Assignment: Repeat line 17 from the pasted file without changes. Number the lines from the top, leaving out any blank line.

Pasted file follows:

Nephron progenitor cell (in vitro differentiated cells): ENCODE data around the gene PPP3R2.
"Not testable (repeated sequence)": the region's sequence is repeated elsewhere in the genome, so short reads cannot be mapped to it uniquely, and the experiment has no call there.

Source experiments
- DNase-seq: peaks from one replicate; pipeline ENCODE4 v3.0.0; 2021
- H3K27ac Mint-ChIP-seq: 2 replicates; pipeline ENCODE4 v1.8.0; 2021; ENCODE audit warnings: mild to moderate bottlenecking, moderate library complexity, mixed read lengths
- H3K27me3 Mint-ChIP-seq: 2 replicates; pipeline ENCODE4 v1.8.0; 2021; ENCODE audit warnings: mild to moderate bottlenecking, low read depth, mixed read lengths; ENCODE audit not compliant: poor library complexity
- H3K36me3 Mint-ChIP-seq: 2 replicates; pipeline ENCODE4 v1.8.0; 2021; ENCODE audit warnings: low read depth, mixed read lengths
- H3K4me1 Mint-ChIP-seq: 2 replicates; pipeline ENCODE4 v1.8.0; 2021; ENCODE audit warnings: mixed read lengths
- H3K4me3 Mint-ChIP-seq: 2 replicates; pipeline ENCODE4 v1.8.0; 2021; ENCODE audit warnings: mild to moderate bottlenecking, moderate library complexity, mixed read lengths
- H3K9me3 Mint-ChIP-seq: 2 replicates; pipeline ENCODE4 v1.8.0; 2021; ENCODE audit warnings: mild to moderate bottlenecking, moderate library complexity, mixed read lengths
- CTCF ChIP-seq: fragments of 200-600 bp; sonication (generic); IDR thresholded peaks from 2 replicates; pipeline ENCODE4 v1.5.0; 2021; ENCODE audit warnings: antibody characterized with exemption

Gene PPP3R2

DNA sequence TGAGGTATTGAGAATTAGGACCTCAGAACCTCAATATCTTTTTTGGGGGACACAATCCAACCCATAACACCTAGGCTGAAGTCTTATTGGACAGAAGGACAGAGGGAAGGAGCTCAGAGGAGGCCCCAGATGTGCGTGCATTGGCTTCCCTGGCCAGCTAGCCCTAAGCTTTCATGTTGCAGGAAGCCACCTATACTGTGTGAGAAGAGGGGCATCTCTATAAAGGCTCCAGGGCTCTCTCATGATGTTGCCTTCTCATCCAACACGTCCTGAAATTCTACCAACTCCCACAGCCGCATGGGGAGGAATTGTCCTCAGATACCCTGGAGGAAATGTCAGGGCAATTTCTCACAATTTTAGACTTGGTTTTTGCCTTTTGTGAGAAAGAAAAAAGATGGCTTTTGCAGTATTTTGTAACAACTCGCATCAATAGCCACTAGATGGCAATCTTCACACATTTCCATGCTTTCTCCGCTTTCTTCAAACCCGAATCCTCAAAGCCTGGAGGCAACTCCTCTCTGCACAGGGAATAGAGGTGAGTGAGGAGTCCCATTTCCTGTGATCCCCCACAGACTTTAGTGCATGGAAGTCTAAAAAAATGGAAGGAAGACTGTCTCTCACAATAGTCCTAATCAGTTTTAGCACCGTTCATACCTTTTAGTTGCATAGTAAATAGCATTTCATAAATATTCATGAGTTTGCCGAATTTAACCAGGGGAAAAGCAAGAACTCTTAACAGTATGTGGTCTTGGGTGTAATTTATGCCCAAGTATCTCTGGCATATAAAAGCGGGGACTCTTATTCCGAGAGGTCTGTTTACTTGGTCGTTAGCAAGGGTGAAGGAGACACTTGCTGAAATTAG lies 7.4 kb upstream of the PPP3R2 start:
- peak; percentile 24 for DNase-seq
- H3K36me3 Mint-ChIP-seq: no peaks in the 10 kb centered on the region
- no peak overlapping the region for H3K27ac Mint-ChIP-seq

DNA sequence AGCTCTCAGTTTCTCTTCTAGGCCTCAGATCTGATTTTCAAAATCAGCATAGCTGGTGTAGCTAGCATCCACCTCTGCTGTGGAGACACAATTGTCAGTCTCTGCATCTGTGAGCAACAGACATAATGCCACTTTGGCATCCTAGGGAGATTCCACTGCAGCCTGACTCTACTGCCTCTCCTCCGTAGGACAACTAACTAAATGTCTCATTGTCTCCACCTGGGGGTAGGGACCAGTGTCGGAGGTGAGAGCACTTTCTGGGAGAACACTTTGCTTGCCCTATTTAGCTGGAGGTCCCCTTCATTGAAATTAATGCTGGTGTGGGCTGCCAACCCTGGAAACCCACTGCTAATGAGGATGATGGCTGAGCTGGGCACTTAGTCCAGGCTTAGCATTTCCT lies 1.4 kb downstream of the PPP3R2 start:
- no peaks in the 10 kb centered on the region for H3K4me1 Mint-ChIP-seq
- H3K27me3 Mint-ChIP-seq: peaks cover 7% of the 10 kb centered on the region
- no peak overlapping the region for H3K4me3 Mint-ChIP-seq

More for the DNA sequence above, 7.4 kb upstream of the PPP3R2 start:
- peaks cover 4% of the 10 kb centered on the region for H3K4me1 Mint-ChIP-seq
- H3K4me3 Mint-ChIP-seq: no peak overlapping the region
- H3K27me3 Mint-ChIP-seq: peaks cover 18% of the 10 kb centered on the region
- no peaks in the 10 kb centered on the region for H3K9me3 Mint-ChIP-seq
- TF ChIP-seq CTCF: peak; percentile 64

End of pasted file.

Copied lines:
DNA sequence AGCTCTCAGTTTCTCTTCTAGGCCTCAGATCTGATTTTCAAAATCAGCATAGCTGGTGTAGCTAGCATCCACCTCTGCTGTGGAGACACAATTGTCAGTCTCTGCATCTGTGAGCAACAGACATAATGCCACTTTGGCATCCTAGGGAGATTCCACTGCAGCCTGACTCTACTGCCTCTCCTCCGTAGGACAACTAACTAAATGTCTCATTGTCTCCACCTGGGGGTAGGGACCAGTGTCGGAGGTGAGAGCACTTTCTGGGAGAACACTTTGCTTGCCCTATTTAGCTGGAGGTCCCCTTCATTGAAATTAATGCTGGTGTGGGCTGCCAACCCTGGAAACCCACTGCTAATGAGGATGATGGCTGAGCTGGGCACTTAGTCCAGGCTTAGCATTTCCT lies 1.4 kb downstream of the PPP3R2 start: